The ROI of funding Jewish schools

While the shocking events of Oct. 7 through the present day feel all-consuming and devastating, reading the resonant ideas presented in “The ROI of funding Jewish communal infrastructure in a post-Oct. 7 world” (eJewishPhilanthropy, Dec. 11, 2023) was a joyous experience. Philanthropists who have the foresight to invest in infrastructure for our important communal endeavors — and professionals and lay leaders who find solace and support in the wisdom of our ancient yet relevant texts because of that structure — give me so much hope. Having adult learners connect more deeply to the people with whom they study is priceless. After all, finding meaning in the text and in the community is what has held the Jewish people together since Mount Sinai. 

Children are rewarded by the experiences of learning text and creating connections just as much as the adults mentioned in the article. Inspired children will also become the kind of adults who independently pick up a sefer (Jewish book) or seek out a study partner. This exchange of ideas and esprit de corps is what builds community and a robust and bright future for the Jewish people. 


With the vision and support of the Mayberg Foundation, the Jewish Education Innovation Challenge was established over 10 years ago to invigorate educational environments with new ways of teaching and learning. JEIC staff members both design new initiatives and identify and promote existing models that uniquely engage students in text study, an activity that also connects them to themselves, their communities and God. We at JEIC posit that the elements mentioned in Rabbi Ana Bonnheim and Avidan Halivni’s article, such as “one-on-one customized Jewish learning” and “a relationship of trust with the teacher,” ensure that text study also makes a lifelong difference for a child — and should be more commonplace than they are. 

These elements are really the essence of the six pillars of intrinsic motivation: autonomy, relatedness, mastery, purpose, significance and self-preservation. A classroom with individualized and self-directed learning, where learners are valued and safe; where “relational learning supports our most essential needs as human beings”; where learners have the “safe presence of their educators, who guide their explorations, questioning and sharing without judgment” is a gift that will help a child now and even guide them throughout their lives. If you or your children have had the blessing of that experience, you would know what it feels like to be at one with the text, your community of classmates and your teacher as your guide; and if this experience was missing, you would also know the sensation of its absence. Now an adult, you may even be working hard towards a different reality for Jewish education.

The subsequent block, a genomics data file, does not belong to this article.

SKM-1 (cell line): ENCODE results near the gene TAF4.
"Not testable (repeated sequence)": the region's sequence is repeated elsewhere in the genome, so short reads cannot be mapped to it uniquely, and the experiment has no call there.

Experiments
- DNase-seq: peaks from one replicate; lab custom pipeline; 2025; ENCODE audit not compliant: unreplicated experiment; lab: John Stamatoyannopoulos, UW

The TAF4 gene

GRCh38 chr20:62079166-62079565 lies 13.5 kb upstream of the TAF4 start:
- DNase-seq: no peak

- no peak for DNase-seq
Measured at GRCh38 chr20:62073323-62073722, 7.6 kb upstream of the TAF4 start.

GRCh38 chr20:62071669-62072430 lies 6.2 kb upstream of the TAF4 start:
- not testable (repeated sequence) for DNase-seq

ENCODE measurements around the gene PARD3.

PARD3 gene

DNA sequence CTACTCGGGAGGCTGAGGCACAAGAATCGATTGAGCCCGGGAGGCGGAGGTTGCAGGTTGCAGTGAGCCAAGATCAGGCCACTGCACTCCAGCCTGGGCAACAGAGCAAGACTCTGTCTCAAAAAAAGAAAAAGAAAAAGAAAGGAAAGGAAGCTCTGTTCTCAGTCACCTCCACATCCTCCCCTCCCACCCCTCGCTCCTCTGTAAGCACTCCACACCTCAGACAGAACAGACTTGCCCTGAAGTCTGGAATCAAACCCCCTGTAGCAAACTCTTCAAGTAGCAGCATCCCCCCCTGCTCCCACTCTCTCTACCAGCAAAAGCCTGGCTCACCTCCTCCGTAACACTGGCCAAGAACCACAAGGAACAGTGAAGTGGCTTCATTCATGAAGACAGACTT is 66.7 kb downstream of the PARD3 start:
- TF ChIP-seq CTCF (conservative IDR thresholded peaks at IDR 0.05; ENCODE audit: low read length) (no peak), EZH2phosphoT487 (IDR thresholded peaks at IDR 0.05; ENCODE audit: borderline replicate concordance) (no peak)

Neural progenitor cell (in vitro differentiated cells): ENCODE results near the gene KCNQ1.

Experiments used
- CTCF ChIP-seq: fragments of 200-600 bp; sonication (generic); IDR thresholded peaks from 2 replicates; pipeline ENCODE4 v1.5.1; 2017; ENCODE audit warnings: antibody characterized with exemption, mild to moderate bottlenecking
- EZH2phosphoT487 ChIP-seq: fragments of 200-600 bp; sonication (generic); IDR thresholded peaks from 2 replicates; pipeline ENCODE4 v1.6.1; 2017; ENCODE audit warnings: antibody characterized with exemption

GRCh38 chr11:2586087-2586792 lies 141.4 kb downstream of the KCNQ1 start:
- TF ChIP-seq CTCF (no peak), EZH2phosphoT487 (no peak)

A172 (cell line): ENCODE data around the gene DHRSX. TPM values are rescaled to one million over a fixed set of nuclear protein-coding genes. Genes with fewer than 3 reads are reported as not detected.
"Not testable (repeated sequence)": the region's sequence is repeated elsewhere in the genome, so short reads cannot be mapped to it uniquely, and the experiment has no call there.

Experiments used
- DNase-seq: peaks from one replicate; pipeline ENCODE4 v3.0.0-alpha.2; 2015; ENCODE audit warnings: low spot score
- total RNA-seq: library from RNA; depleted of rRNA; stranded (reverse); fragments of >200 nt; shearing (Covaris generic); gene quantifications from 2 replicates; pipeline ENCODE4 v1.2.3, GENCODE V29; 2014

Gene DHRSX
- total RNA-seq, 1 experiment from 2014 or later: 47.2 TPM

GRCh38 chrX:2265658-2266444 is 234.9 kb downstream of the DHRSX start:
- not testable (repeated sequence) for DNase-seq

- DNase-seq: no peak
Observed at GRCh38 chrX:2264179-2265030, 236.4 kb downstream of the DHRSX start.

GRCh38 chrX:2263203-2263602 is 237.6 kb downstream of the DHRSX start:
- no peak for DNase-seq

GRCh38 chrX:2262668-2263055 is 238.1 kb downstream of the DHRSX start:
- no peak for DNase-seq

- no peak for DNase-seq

It is exciting to support schools all over the country as they train their educators and refresh their curriculum to yield similar results that the authors of this article describe as imperative to the well-being of the adults they serve in a post-Oct. 7 world. Schools are trying various techniques and pedagogies to achieve this. For example, Pedagogy of Partnership uses relationship-based methodologies to explore text while guiding students to build healthy habits of wonder, respect and empathy for their fellow learners. Lifnai V’Lifnim provides students and faculty with a culture of deep connection and spiritual growth as they learn to bring their inner lives and relationships to the interpretation of our holy texts. Amatz uses the technique of project-based learning to engage students emotionally, intellectually and spiritually in their relationships with each other and God while studying the six constant mitzvot. JEIC project God Expansion helps students explore their relationship with the Divine so they can create enduring meaning from Jewish values, literacy, practice and belief. All of these initiatives embrace intrinsic motivation in the Jewish classroom setting. 

Oct. 7 reminds us of how much we need each other, of the infinite value of every life and of how all the answers live within our texts and within us as individuals and a collective. As Bonnheim and Halivni write, “When we build something of value, we create the potential to unlock exponential value we cannot imagine.” Indeed, fostering intrinsic motivation for the study of Jewish wisdom in our youth ensures the health and well-being of our Jewish future is not only valuable — it is imperative.

Amian Frost Kelemer is the director of operating programs for the Mayberg Foundation.